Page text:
3. “Gnarly” is the title of Scott’s 3rd album and the first officially under the name Rhyme Time.
4. I had really wanted to flush out all the onlookers on the pier but time got the best of me so we went with silhouettes (which is how it was originally pitched). Still, I’m a geek for life. So, while most of people were drawn using references from stock photos of the Huntington Beach pier, this girl was drawn using a reference of Harley Quinn from the 90s Batman animated series. I don’t think RT even knows this one.
5. The graffiti on the pier says: Mikey was the best. This is a nod to one of my favorite tracks on Scott’s 1st album of the same about the Teenage Mutant Ninja Turtles. I always remind scott: Donnie was the best! Though, I was a Raphael guy growing up cuz his weapons sounded like my name.
6. Artists should always sign their work!
7. Donnie Bonelli is a frequent collaborator and, along with Scott, member of the group: House of Lewis. A former California native, Donnie saw the cover and asked if it was the HB pier, noting the similarity to Ruby’s Diner located at the end of the pier in Huntington Beach. It was in fact my reference (as I was born and raised in HB), though we decided to use more of a fast food chain color aesthetic for the final piece. As a result, I decided to embrace it for the back cover and use the Huntington Pacific Condos as the background for the piece. Located on the north side of the pier, they are only dwellings situated on the actual sand in the City of HB.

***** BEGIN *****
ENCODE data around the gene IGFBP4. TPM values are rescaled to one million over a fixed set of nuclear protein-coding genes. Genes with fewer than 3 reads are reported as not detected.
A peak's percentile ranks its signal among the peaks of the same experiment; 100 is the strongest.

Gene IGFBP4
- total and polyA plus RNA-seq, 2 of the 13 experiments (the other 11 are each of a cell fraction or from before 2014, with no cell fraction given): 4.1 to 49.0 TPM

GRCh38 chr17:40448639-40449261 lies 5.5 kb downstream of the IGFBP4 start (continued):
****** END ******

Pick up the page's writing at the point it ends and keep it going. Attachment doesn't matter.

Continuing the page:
8. The Hot Bean Burcheetoh is a made-up snack Scott and his friends enjoy. It’s referenced in another one of my favorite songs from Scott’s 3rd album: party with Snoop. While the HB kid in me wanted to make it exclusive to the now defunct Naugles, it made more sense to find it exclusively at T.F.T. Burgers.
9. 39 is my lucky number and makes an appearance in a lot of my work. It’s also the number I wore when I played Volleyball in high school. You could often find me frequenting the volleyball courts located just off screen by the HB pier. Now an official stop on the AVP tour.
10. So, I had written a much longer dialogue for the back cover but Scott thought it would be better if it read like a rap so he threw this down and we went with it. Shot out to Scott for all the self-deprication! Regardless of the changes, this is still a nod to lyrics from (again) Party with Snoop. In another classic example of self-deprication, Donnie Bonelli raps similar lyrics saying: Shouting I was on TV for 15 seconds. [15 seconds?] Girl, that’s true. I’m looking for a side piece, Girl that’s you. Pretty thick and good tattoos. This is a nod to the brief appearance by House of Lewis on America’s Got Talent. Reba just didn’t get them. Though Scott didn’t care because he was smitten!